Lawfare and Impunity in Burma Since the 2000 Ban on Forced Labour
The article examines the efforts of the International Labour Organisation (ILO) over the past decade to convince government officials to take meaningful steps towards the eradication of forced labour in Burma. Despite the government's intransigence on this issue, ILO-led interventions have produced some tangible results: a ban on the practice in 2000 and the creation of a complaint mechanism in 2007 that enables its Liaison Officer to determine whether the claims of alleged victims warrant further investigation by the relevant authorities. Critics of the ILO argue that these achievements, although welcome, fail to address the magnitude of the problem. This article details how events at the macro- and micro-levels have affected each other and thus the possibility for further progress on these issues. Special attention is devoted to the coercive use of legal instruments (i.e. lawfare) by both parties and the impact real and threatened actions have had upon their respective goals. The dynamics provide insights into the limits of the complaint mechanism and the efforts to end impunity in Burma with regard to the continued use of forced labour. © 2012 Asian Studies Association of Australia.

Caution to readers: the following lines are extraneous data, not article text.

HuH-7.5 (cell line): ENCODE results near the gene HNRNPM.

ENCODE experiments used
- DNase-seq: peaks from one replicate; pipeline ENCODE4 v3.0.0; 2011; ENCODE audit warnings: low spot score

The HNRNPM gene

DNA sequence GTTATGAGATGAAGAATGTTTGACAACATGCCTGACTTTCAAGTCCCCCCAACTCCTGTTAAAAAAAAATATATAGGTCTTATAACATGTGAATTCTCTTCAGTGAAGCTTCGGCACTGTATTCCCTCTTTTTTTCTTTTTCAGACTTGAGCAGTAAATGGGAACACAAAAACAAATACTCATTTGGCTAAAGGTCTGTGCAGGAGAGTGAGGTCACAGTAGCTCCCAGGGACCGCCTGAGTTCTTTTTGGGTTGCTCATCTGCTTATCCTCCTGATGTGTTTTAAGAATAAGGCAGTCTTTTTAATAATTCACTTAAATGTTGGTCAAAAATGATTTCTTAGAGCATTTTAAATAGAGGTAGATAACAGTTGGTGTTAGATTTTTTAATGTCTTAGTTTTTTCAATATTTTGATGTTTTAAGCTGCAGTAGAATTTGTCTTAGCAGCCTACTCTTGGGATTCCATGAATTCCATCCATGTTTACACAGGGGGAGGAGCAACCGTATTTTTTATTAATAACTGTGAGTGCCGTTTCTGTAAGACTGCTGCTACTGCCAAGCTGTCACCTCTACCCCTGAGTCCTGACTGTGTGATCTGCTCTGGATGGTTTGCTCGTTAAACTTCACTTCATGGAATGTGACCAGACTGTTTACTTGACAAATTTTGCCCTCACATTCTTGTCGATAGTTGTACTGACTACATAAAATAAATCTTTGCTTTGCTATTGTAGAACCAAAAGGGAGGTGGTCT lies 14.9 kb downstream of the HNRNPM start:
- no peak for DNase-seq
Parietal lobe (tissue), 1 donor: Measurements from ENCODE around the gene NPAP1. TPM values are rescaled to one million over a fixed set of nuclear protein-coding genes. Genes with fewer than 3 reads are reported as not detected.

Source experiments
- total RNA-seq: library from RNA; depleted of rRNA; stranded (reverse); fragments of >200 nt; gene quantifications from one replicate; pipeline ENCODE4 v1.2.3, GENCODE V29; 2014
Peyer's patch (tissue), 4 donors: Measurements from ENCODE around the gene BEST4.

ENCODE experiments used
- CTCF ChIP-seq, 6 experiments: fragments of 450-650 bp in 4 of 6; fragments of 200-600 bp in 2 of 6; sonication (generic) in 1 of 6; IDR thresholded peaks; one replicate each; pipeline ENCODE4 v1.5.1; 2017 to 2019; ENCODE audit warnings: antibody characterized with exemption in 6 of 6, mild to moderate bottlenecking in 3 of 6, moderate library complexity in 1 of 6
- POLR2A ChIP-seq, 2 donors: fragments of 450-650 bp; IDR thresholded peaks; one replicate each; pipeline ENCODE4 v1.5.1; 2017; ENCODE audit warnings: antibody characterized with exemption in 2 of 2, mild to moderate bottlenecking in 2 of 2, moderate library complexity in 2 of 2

Asian Studies Review
Burma, forced labour, forced labor, human rights, impunity, International Labour Organisation (ILO), lawfare, State Peace and Development Council (SPDC)
MacLean, Ken, "Lawfare and Impunity in Burma Since the 2000 Ban on Forced Labour" (2012). International Development, Community, and Environment. 285.